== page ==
EFT and Decision Making – When We Feel Torn Between Two Different Paths

Increasing your effectiveness with EFT, part 105.

As EFT practitioners, we can use EFT Tapping to assist clients facing life-changing decisions when they feel torn. I’m talking about decisions like staying at their current job or taking a new one; staying with their current romantic partner or ending the relationship, etc.

Because as human beings none of us know exactly what is going to happen in the future, in situations like these where the stakes are high, our fears about making the wrong decision and regretting it later can often increase the stress we feel having to decide. These unpleasant emotions can sometimes cloud our judgment and the access to our intuition.

How can we assist clients in these situations? Here’s something I learned from EFT Master Trainer of Trainers Alina Frank. We can help them come up with a negative imagined scenario taking any one of the paths available to them, and then diminish or release the unpleasant emotions and feelings that come up for them when thinking about it. And we can then do the same imagining they were to take the other path.

Let’s use the example of helping a client who doesn’t know whether to stay at his current job or take a new one. We could ask him: “What negative thing might happen if you were to stay at your current job that would make you regret having made that decision?”. Let’s see if we can help him come up with a specific “scene”, for example, “I imagine myself 5 years from now, talking to my wife who would like us to go on a vacation, but because I never got a promotion at this job, we cannot afford it, and I’m seeing the look of disappointment in her face”. 

The next question is “What feeling or emotion comes up for you when imagining this scenario?” That’s what you apply EFT on. A setup statement could be something like: “Even though I feel powerless, imagining having stayed at my current job, and 5 years later my wife would like us to go on a trip together, but because I never got a promotion we can’t afford to do that, and she looks so disappointed, I feel this powerlessness in my chest area, and this is just where I’m at right now”.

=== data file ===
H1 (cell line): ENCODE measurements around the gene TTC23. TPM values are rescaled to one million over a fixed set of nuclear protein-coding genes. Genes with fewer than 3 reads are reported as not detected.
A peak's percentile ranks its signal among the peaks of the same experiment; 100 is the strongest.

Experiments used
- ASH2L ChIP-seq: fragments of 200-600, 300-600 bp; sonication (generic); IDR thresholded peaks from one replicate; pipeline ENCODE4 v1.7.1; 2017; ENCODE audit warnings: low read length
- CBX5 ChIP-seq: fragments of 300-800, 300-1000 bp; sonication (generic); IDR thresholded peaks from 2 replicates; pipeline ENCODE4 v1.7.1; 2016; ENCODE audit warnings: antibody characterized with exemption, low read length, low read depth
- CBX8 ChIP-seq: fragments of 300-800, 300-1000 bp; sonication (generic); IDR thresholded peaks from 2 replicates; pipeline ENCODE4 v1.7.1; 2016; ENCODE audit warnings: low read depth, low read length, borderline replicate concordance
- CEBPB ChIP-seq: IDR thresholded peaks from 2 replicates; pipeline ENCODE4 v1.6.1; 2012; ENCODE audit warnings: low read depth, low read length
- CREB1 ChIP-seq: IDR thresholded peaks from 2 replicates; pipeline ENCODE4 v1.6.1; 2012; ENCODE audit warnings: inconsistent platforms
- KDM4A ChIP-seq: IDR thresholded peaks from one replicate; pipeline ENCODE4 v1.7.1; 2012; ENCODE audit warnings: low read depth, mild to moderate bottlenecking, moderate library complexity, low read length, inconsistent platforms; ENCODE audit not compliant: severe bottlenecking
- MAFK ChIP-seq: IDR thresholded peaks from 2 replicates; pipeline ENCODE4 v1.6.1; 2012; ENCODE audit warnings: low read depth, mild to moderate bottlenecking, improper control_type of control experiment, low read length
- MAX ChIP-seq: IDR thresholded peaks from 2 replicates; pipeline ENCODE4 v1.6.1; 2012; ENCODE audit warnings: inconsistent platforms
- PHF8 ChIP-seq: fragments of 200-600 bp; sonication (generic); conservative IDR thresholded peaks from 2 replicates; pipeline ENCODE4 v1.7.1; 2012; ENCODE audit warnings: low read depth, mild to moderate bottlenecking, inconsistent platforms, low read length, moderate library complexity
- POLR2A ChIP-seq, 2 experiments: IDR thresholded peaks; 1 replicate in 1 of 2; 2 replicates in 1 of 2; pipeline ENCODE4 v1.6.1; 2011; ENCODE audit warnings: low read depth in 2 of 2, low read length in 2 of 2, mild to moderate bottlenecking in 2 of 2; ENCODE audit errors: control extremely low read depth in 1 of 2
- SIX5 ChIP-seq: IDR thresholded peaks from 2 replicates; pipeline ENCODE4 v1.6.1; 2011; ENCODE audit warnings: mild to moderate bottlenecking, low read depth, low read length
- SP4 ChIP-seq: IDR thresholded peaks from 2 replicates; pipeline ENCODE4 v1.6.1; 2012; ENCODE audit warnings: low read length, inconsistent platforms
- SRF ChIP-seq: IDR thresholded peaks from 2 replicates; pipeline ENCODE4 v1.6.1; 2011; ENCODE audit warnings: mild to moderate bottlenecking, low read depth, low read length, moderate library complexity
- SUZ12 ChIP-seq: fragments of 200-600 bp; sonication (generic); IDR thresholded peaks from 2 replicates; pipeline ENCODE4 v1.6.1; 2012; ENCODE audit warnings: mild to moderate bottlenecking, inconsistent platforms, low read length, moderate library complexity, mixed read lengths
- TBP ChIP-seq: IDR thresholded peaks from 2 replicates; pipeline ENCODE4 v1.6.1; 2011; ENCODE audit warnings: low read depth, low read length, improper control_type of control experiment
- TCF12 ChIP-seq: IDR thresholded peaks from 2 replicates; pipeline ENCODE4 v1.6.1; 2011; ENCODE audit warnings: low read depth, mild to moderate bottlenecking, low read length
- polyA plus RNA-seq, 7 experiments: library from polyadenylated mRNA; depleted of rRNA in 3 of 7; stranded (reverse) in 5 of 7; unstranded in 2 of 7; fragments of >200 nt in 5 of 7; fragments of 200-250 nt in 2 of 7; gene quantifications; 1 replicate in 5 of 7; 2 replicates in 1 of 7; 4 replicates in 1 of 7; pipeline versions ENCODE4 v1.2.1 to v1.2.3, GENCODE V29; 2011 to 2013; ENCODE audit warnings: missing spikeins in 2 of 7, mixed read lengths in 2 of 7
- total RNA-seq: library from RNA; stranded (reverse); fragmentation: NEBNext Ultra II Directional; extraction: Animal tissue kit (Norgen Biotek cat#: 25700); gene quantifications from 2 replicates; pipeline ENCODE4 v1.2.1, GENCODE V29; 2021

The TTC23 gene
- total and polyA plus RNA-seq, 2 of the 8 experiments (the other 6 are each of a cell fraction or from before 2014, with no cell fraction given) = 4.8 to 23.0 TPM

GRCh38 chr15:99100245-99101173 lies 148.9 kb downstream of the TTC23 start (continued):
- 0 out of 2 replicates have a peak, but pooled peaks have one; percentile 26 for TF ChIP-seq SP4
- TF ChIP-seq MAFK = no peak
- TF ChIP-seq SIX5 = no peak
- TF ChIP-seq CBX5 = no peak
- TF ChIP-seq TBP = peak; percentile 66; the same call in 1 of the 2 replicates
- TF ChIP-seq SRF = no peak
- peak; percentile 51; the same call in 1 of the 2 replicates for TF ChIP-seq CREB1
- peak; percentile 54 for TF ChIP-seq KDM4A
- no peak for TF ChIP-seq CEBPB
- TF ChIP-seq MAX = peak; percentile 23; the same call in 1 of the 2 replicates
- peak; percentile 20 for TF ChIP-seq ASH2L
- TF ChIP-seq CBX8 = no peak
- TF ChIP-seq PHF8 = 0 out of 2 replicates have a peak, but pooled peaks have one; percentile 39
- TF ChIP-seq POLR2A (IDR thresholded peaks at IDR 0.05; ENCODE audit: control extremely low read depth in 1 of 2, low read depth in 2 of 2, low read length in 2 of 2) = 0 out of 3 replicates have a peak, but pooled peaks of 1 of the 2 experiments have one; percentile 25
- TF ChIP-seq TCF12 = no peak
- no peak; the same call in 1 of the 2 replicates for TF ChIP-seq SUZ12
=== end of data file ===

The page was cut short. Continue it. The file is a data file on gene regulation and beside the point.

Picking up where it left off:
As usual, after each round we want to stop and reassess, and see if we need to change any of the words for the next round, in case the client’s mind has moved on to another “emotionally charged aspect”. These “shifting aspects” are usually the next layer of the onion.

Eventually we might want to ask them: “Now let’s imagine you leave your current job and take a new one, what negative thing might happen in that case?”. Again, the more specific the “scene” (as if it was something we could watch on a movie) the better. He might respond with: “Well, I imagine myself two months from now, and it turns out the work atmosphere at my new job is horrible, and my boss keeps shouting at me. I can imagine myself regretting not having stayed at my current job, where at least they treat me relatively ok”.

So, the next question is: “What feeling or sensation comes up for you now as you imagine this scenario?”. A setup statement could sound something like: “Even though I feel frustrated, imagining myself two months from now after I took this other job, and it turns out the work atmosphere is horrible and my boss keeps yelling at me, and I’m thinking “I should have never left my previous job, at least they treated me ok there!”, I feel this frustration in my stomach area, and this is just where I’m at right now”.

Clients often begin having empowering thoughts during this process. They might realize that, with their skills, they could find another job relatively quickly if things don’t work out, without waiting for five years. This might bring some relief and diffuse some of the pressure they are feeling about making the right decision.

In conclusion, as we help our clients tap on the different emotionally charged thoughts and feelings that come up for them thinking about these negative scenarios of what might go wrong if they were to take either path available to them, they might start gaining more awareness of how they could prepare for these adverse circumstances and hopefully prevent them. As the emotional intensity lessens, they might gain more clarity regarding their heart’s desire and in what ways they could reduce the risk of making the ‘wrong’ choice. 

And that’s it for today! I’m Bruno Sade, a compassionate, open-minded clinical psychologist, and certified EFT practitioner. My approach is tailored to your individual needs and preferences, always respecting your experiences, beliefs, and background.

What are your thoughts on today’s topic? Have you tried applying EFT to assist someone in making a decision? Feel free to share your experiences, questions, or suggestions for future topics. You can either leave a comment below or send a private message. 

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